It was in the Drummond Road factory that the Marie (the world’s first chocolate biscuit when introduced in 1875), the Garibaldi, the Bourbon (originally known as the ‘Cream Sandwich’) and many more were invented, the creation of which sent delicious smells wafting over Bermondsey for many decades- a welcome contrast to the stinking tanneries which lurked on the streets closer to London Bridge….
In 1906, ‘A Visit to Peek Frean and Co.’s Biscuit Works’ was filmed by Cricks and Sharp, essentially making the factory the subject of one of the world’s earliest documentary films.
Peek Frean grew to become one of Bermondsey’s largest employers and by the 1940s some 4,000 people worked at the factory. Staff were well looked after, with free in-house dental and eye care and plenty of social clubs to keep them entertained.
In the late 1920s, the company branched into the cocktail snack market, developing the savoury Twiglets. The nibbles were developed by Monsieur Rondalin; a Frenchman who was employed at the factory as a technical manager.
Sadly, Peek Frean’s Bermondsey plant ceased production in 1989. The buildings remain however, and have since been converted into The Biscuit Factory; a complex of studios and office space.
Despite the closure of the London site, Peak Frean continue to churn out biscuits- the company now operate a large factory in the East York area of Toronto, Canada… the address of which is Bermondsey Road!
Blue Anchor Lane
On January 21st 1947, a steam train collided with an electric train in heavy fog on the viaduct above Blue Anchor Lane. Although the wreckage looked pretty nasty, there was luckily just one minor injury.
Years before, in August 1872, a horrific murder took place on Blue Anchor Lane when a notorious local drunkard and barber named James Daniel Rogers slashed his wife’s throat after returning from a family day out to Hackney’s Victoria Park.
Although the chief surgeon at Newgate gaol stated that Rogers was “perfectly sane”, the jury thought otherwise and found the defendant “not guilty, on the ground of insanity”… a verdict which saw the barber incarcerated nonetheless.
This wasn’t the first time such a violent deed had been committed on Blue Anchor Lane.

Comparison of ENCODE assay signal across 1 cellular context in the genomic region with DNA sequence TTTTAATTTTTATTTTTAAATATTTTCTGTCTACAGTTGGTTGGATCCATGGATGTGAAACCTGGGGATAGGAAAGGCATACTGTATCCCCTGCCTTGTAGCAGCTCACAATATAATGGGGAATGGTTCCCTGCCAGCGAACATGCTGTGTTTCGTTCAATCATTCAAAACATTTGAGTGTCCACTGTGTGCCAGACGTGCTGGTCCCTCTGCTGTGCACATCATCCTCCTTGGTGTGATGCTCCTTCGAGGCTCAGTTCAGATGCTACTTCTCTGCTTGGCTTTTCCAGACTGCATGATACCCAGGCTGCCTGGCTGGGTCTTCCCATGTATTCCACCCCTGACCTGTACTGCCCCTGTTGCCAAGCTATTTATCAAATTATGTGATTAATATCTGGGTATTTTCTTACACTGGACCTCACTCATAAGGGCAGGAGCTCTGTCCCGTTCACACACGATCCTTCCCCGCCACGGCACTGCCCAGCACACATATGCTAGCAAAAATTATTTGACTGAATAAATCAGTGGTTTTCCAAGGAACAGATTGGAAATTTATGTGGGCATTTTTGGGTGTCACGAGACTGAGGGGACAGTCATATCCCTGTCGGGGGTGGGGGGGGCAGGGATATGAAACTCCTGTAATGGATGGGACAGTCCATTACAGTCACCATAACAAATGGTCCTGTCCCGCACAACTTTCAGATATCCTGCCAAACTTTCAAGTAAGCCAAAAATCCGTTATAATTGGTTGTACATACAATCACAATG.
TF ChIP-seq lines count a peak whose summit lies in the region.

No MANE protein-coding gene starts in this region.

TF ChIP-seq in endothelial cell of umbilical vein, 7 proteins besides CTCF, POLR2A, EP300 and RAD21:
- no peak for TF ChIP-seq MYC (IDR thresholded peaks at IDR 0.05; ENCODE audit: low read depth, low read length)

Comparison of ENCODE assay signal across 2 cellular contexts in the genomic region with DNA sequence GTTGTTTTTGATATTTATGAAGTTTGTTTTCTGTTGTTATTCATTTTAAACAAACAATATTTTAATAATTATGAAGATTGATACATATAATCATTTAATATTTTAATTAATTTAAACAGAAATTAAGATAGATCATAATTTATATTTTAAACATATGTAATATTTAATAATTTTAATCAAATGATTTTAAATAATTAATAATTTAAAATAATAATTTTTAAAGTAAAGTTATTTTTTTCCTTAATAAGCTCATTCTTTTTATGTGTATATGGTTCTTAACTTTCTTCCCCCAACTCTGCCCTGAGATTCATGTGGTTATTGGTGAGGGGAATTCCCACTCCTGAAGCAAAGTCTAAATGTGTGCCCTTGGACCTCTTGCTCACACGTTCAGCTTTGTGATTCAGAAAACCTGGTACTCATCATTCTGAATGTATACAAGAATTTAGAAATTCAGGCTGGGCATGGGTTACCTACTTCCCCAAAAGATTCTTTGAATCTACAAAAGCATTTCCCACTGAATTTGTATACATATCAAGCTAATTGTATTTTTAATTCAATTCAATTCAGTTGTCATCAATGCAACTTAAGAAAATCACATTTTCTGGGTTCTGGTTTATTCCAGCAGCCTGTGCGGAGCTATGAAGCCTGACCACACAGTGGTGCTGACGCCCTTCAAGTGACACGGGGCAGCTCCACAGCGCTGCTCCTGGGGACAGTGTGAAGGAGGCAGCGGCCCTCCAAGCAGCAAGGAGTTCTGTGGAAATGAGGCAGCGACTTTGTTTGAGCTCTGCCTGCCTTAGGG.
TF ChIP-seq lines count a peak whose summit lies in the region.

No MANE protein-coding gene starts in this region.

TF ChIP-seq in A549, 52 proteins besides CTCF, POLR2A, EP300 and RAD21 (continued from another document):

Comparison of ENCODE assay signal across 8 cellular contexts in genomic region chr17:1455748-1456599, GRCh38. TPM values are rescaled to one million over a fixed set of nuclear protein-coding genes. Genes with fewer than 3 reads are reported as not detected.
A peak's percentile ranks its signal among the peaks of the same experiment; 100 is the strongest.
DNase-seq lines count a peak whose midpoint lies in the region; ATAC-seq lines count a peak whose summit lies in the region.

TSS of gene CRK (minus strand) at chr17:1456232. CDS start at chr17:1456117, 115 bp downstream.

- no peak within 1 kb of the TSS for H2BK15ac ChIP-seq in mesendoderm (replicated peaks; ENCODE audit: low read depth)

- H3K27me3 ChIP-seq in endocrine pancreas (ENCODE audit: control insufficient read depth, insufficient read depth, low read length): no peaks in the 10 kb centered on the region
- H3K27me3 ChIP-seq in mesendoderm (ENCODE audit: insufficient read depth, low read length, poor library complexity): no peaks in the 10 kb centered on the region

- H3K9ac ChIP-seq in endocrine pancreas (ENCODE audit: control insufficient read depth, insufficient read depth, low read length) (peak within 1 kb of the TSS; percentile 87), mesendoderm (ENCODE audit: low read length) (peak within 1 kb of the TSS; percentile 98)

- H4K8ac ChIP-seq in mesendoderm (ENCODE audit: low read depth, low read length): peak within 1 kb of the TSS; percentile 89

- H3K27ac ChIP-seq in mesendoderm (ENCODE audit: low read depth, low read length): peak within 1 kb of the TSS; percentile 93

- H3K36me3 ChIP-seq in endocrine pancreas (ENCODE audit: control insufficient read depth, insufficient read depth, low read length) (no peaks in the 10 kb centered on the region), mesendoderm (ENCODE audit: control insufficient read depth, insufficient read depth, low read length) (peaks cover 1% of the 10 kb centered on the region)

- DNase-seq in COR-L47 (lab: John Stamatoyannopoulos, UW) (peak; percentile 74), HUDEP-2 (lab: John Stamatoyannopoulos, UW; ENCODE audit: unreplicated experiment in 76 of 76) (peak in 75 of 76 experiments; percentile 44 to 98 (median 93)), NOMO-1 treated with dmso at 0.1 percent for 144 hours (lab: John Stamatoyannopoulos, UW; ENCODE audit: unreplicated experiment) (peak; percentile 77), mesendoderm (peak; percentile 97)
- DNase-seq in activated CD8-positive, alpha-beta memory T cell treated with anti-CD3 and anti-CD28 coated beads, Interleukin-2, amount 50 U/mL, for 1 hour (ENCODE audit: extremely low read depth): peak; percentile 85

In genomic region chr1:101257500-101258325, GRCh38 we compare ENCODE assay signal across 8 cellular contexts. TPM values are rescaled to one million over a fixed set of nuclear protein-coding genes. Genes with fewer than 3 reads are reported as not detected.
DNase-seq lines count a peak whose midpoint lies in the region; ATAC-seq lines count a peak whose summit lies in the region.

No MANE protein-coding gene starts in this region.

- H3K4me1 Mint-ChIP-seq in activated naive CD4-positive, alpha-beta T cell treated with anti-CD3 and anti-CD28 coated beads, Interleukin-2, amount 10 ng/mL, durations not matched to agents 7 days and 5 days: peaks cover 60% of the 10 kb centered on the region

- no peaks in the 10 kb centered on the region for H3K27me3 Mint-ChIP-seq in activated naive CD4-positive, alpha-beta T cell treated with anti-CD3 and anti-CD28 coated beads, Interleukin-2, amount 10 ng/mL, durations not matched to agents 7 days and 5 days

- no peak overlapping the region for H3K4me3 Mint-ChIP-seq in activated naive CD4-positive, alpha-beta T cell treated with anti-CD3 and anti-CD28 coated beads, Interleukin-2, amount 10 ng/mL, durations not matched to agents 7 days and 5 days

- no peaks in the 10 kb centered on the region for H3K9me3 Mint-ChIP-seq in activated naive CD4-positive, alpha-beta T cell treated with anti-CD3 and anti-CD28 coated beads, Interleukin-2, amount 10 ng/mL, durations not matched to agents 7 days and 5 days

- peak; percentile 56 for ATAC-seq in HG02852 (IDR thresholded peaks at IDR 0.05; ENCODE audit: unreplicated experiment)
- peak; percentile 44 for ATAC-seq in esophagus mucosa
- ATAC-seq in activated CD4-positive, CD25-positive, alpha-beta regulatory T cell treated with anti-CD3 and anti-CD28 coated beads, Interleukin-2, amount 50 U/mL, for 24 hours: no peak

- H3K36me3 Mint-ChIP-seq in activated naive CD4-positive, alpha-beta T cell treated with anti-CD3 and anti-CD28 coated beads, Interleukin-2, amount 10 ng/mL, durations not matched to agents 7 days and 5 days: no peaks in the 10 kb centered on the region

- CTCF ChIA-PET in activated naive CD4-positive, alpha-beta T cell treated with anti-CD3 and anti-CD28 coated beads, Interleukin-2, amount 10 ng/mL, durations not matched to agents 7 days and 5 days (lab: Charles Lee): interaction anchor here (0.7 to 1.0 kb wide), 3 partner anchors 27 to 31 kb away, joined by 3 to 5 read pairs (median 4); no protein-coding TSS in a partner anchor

In 1802, it was reported that a Mr Spencer was “passing Blue Anchor Lane, Bermondsey” when he was:
“Stopped by three footpads, who knocked him down and robbed him of his pocket book, which the villains were not content with…they dragged him into a field, stripped him naked except his breeches, and then beat him with bludgeons in the most inhuman manner; they then threw him into a ditch where they left him for dead. He was discovered some time after by his groans…”
Yes we ‘Can’…
Named after a local pub (which still stands), Blue Anchor Lane is an offshoot of the much longer Southwark Park Road- which itself was once known as Blue Anchor Road.
It was on Blue Anchor Road that the process of canning food was pioneered by the engineer, Bryan Donkin.
Born in Northumberland, Bryan Donkin came to Bermondsey in 1802 where he established a factory on Blue Anchor Road (on what were then open fields), the purpose of which was to produce machines for manufacturing paper.
By 1812, Donkin felt confident enough to branch out into other ventures and began to experiment with preserving food in sealed, iron containers.
His trials were a success- the preserved food even receiving a written endorsement from King George III- and by 1818, Donkin’s Bermondsey cannery was supplying the Royal Navy with over 20,000 cans of meat, soup and tinned vegetables per year; a deal which revolutionized the military after years of hard biscuits, salted meat and malnutrition.
Being in its infancy, the process of canning was done by hand; the tins specially crafted with a hole left in the top, into which the food was poured.
The hole was then covered with a metal disc- soldered on to provide the seal- and the tin then heated for an hour in boiling water. If the can wasn’t heated for long enough however, some bacteria could survive, turning the contents into a putrid, stinking mess which no doubt offended the nose of many an early consumer.
Another risk came from the lead used for soldering which would slowly leak into the food over time.
It would take many years before someone had the bright idea of inventing the can opener- in the early days, the containers had to be cracked open with a hammer and chisel or, if you were feeling brave, by attacking the tin with a sharp knife.
Donkin’s cannery was later merged into the Crosse and Blackwall empire and the site of the pioneering factory is now occupied by The Harris Academy school.